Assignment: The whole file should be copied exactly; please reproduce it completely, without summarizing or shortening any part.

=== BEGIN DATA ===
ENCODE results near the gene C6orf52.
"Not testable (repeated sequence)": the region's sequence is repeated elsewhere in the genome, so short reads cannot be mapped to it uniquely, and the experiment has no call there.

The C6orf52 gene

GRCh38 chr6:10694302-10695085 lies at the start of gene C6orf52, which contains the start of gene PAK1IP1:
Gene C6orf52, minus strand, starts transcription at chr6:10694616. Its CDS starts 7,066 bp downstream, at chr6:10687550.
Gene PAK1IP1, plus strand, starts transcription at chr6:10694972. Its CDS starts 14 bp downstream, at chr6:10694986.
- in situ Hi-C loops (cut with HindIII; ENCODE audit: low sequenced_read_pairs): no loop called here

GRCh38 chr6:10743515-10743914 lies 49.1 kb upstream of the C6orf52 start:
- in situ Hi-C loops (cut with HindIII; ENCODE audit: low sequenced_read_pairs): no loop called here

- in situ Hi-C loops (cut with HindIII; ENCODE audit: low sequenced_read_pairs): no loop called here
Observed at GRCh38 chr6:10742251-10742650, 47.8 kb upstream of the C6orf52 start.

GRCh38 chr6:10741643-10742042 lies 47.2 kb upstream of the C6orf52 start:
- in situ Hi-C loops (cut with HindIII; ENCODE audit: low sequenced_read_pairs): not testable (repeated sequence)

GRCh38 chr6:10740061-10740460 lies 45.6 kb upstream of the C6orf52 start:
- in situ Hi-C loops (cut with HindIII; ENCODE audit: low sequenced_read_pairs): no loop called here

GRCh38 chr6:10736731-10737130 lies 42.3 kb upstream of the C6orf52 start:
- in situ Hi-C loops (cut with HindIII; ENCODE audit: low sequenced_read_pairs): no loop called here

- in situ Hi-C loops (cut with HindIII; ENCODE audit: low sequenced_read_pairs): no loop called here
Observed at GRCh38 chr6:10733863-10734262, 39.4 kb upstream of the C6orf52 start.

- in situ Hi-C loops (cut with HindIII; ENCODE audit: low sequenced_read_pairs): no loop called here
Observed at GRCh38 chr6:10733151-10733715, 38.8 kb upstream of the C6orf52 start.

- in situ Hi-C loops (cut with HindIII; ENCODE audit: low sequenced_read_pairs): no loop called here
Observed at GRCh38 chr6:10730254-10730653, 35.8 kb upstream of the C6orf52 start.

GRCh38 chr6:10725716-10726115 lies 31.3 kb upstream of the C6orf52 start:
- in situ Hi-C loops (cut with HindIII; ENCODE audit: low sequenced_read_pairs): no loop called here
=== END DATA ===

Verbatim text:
ENCODE results near the gene C6orf52.
"Not testable (repeated sequence)": the region's sequence is repeated elsewhere in the genome, so short reads cannot be mapped to it uniquely, and the experiment has no call there.

The C6orf52 gene

GRCh38 chr6:10694302-10695085 lies at the start of gene C6orf52, which contains the start of gene PAK1IP1:
Gene C6orf52, minus strand, starts transcription at chr6:10694616. Its CDS starts 7,066 bp downstream, at chr6:10687550.
Gene PAK1IP1, plus strand, starts transcription at chr6:10694972. Its CDS starts 14 bp downstream, at chr6:10694986.
- in situ Hi-C loops (cut with HindIII; ENCODE audit: low sequenced_read_pairs): no loop called here

GRCh38 chr6:10743515-10743914 lies 49.1 kb upstream of the C6orf52 start:
- in situ Hi-C loops (cut with HindIII; ENCODE audit: low sequenced_read_pairs): no loop called here

- in situ Hi-C loops (cut with HindIII; ENCODE audit: low sequenced_read_pairs): no loop called here
Observed at GRCh38 chr6:10742251-10742650, 47.8 kb upstream of the C6orf52 start.

GRCh38 chr6:10741643-10742042 lies 47.2 kb upstream of the C6orf52 start:
- in situ Hi-C loops (cut with HindIII; ENCODE audit: low sequenced_read_pairs): not testable (repeated sequence)

GRCh38 chr6:10740061-10740460 lies 45.6 kb upstream of the C6orf52 start:
- in situ Hi-C loops (cut with HindIII; ENCODE audit: low sequenced_read_pairs): no loop called here

GRCh38 chr6:10736731-10737130 lies 42.3 kb upstream of the C6orf52 start:
- in situ Hi-C loops (cut with HindIII; ENCODE audit: low sequenced_read_pairs): no loop called here

- in situ Hi-C loops (cut with HindIII; ENCODE audit: low sequenced_read_pairs): no loop called here
Observed at GRCh38 chr6:10733863-10734262, 39.4 kb upstream of the C6orf52 start.

- in situ Hi-C loops (cut with HindIII; ENCODE audit: low sequenced_read_pairs): no loop called here
Observed at GRCh38 chr6:10733151-10733715, 38.8 kb upstream of the C6orf52 start.

- in situ Hi-C loops (cut with HindIII; ENCODE audit: low sequenced_read_pairs): no loop called here
Observed at GRCh38 chr6:10730254-10730653, 35.8 kb upstream of the C6orf52 start.

GRCh38 chr6:10725716-10726115 lies 31.3 kb upstream of the C6orf52 start:
- in situ Hi-C loops (cut with HindIII; ENCODE audit: low sequenced_read_pairs): no loop called here